Why You Should Consider Exporting in an Uncertain Market Economy

The UK economy has been fraught with uncertainty following the Prime Minister’s speech back in January. In her address, Ms. Theresa May announced that the parliament will trigger Article 50 in April. As a result, various sectors of the economy have taken a conservative approach to operations.

Although the property market seems to have slowed down in number of investments, the price of housing remains robust. Experts say investors have paused to study the direction of events pre-and post-Brexit. In other developments, people who get their energy from Scottish power will observe a token increase in their utility bills in the coming months.

As an entrepreneur, such market changes are bound to affect business growth. In order to mitigate the losses your business may incur; strategic measures have to be applied. While some businesses look towards schemes such as government bailouts and loans, only few consider exporting as a survival mechanism.

Exporting is a lucrative way for businesses to remain buoyant in an uncertain market economy, yet it is often overlooked. Economic expert, Tom Marsden explains 4 reasons why.

Income growth

You can maximize business profits by exporting to foreign markets, especially those yet unaffected by a recession. As domestic markets bear the brunt, people will be less willing to spend as much as they used to. New markets present a fresh means of injecting capital into your business.

By identifying “blue oceans”, you create unfettered grounds for operations and an opportunity to enhance financial growth. Foreign markets are also less likely to present competitors if your services are niche in nature. Another advantage of exporting is the ability to extend your product’s life cycle.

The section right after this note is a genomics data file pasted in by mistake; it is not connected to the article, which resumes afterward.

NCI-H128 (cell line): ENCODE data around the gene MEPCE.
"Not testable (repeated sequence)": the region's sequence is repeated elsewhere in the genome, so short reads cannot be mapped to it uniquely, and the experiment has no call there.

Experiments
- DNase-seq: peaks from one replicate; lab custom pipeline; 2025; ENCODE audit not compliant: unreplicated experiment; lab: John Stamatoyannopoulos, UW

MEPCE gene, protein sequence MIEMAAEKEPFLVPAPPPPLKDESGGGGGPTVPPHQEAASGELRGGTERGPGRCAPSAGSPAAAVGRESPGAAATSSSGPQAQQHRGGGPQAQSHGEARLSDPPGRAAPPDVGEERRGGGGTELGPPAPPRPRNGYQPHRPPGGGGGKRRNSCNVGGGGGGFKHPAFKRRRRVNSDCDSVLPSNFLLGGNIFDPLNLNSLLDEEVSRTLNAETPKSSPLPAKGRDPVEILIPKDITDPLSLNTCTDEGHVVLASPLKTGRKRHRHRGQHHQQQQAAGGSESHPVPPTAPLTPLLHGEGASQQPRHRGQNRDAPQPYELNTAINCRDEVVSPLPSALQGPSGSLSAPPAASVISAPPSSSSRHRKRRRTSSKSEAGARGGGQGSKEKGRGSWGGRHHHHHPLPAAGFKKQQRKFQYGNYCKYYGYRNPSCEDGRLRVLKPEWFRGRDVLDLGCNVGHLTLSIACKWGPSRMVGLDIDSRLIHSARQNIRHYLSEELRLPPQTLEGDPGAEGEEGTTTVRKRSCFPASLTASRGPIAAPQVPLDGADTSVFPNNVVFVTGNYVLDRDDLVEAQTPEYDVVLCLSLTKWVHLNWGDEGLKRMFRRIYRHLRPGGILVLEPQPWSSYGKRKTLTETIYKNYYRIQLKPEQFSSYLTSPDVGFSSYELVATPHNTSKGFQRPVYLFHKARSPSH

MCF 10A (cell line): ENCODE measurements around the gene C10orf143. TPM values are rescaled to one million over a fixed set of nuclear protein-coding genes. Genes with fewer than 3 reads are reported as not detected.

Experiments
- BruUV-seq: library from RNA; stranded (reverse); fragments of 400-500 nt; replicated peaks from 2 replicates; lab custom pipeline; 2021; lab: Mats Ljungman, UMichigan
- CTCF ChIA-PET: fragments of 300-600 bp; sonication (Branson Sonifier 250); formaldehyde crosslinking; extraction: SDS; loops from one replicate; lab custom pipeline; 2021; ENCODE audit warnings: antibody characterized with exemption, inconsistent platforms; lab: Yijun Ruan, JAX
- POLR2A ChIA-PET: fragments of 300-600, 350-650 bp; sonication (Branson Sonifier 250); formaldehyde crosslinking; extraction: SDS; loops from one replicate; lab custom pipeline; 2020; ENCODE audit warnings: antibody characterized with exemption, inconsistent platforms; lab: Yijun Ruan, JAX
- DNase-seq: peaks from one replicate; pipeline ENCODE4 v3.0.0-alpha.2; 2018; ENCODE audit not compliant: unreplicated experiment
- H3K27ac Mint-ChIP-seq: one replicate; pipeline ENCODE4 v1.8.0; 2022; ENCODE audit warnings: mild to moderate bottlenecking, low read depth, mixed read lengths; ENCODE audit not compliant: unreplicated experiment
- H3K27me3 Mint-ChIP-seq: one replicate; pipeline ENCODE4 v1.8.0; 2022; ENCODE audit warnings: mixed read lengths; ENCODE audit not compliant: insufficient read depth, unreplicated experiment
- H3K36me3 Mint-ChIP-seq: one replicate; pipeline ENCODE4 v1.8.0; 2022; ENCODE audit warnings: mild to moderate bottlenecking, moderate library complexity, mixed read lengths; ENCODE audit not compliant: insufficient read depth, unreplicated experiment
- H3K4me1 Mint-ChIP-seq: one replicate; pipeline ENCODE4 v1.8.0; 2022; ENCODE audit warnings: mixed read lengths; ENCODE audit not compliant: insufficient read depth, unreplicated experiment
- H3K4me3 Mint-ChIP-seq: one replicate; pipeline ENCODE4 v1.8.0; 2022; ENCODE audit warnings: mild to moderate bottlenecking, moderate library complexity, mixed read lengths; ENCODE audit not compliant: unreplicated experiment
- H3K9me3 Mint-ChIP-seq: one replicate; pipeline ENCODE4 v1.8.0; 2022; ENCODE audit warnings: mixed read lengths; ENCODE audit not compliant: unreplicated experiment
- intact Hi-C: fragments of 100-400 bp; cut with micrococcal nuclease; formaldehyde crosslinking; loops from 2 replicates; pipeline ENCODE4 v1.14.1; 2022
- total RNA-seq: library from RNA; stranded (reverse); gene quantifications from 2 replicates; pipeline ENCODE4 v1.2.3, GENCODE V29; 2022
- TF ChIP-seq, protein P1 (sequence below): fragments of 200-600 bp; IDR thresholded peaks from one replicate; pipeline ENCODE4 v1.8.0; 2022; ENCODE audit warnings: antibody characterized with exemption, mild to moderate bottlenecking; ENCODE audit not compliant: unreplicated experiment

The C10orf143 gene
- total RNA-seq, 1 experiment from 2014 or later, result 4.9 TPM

Diversify your market risks

Exporting helps spread your risks evenly. If your business manufactures goods locally, you could pass the increased overhead and production costs into the price when you sell abroad. Customers in healthy economies are less likely to be as price sensitive as local ones.

Leverage the opportunity to sell to foreign markets and your business can enjoy marginal growth. Foreign risk diversification also places you in a better position to compete against domestic rivals.

Get access to government grants

One of the major concerns of an uncertain economy is capital flight. This is the continued flow of money or assets out of a country. Capital flight can dent a nation’s economy if left unchecked. Economists advise against this by advocating income flow into the country; exportation.

To encourage exportation, government agencies offer incentives and similar grants. Your business can also benefit from the tax rebates available to exporters.

Opportunity for new ideas

Forging partnerships with foreign businesses can broaden your view, creating innovation and new market opportunities. It’s no news that countries with a robust economy are an ideal target for collaboration- where ideas could be leveraged back home by local firms. By increasing your global networks, you can tap into these idea-wells and take your company to the next level.

What kind of business are you into? Perhaps now is the time to expand your markets globally.


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